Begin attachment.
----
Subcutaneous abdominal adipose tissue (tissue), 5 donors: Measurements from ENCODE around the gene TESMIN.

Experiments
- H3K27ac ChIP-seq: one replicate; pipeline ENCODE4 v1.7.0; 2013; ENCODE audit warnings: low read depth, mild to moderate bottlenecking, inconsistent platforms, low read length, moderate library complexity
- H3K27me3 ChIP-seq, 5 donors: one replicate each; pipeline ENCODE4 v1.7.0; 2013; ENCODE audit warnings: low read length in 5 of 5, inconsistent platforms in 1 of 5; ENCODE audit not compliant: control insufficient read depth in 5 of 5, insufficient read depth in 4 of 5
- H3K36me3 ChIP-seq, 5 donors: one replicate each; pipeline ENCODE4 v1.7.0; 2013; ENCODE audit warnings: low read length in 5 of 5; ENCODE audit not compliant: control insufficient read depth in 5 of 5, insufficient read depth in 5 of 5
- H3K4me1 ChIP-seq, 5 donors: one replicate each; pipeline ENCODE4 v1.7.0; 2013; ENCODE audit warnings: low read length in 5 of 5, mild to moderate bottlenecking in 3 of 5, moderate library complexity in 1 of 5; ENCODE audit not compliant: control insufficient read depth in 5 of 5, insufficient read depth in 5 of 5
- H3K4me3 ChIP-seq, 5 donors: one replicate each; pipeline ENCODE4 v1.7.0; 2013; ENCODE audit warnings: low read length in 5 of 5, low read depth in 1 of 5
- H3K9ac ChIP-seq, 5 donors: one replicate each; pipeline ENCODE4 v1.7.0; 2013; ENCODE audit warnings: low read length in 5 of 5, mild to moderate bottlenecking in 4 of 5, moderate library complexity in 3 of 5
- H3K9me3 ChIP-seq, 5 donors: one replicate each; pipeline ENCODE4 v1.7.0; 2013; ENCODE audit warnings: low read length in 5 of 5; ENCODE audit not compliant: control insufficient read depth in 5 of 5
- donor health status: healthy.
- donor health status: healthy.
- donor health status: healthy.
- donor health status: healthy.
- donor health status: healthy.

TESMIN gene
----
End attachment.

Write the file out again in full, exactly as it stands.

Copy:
Subcutaneous abdominal adipose tissue (tissue), 5 donors: Measurements from ENCODE around the gene TESMIN.

Experiments
- H3K27ac ChIP-seq: one replicate; pipeline ENCODE4 v1.7.0; 2013; ENCODE audit warnings: low read depth, mild to moderate bottlenecking, inconsistent platforms, low read length, moderate library complexity
- H3K27me3 ChIP-seq, 5 donors: one replicate each; pipeline ENCODE4 v1.7.0; 2013; ENCODE audit warnings: low read length in 5 of 5, inconsistent platforms in 1 of 5; ENCODE audit not compliant: control insufficient read depth in 5 of 5, insufficient read depth in 4 of 5
- H3K36me3 ChIP-seq, 5 donors: one replicate each; pipeline ENCODE4 v1.7.0; 2013; ENCODE audit warnings: low read length in 5 of 5; ENCODE audit not compliant: control insufficient read depth in 5 of 5, insufficient read depth in 5 of 5
- H3K4me1 ChIP-seq, 5 donors: one replicate each; pipeline ENCODE4 v1.7.0; 2013; ENCODE audit warnings: low read length in 5 of 5, mild to moderate bottlenecking in 3 of 5, moderate library complexity in 1 of 5; ENCODE audit not compliant: control insufficient read depth in 5 of 5, insufficient read depth in 5 of 5
- H3K4me3 ChIP-seq, 5 donors: one replicate each; pipeline ENCODE4 v1.7.0; 2013; ENCODE audit warnings: low read length in 5 of 5, low read depth in 1 of 5
- H3K9ac ChIP-seq, 5 donors: one replicate each; pipeline ENCODE4 v1.7.0; 2013; ENCODE audit warnings: low read length in 5 of 5, mild to moderate bottlenecking in 4 of 5, moderate library complexity in 3 of 5
- H3K9me3 ChIP-seq, 5 donors: one replicate each; pipeline ENCODE4 v1.7.0; 2013; ENCODE audit warnings: low read length in 5 of 5; ENCODE audit not compliant: control insufficient read depth in 5 of 5
- donor health status: healthy.
- donor health status: healthy.
- donor health status: healthy.
- donor health status: healthy.
- donor health status: healthy.

TESMIN gene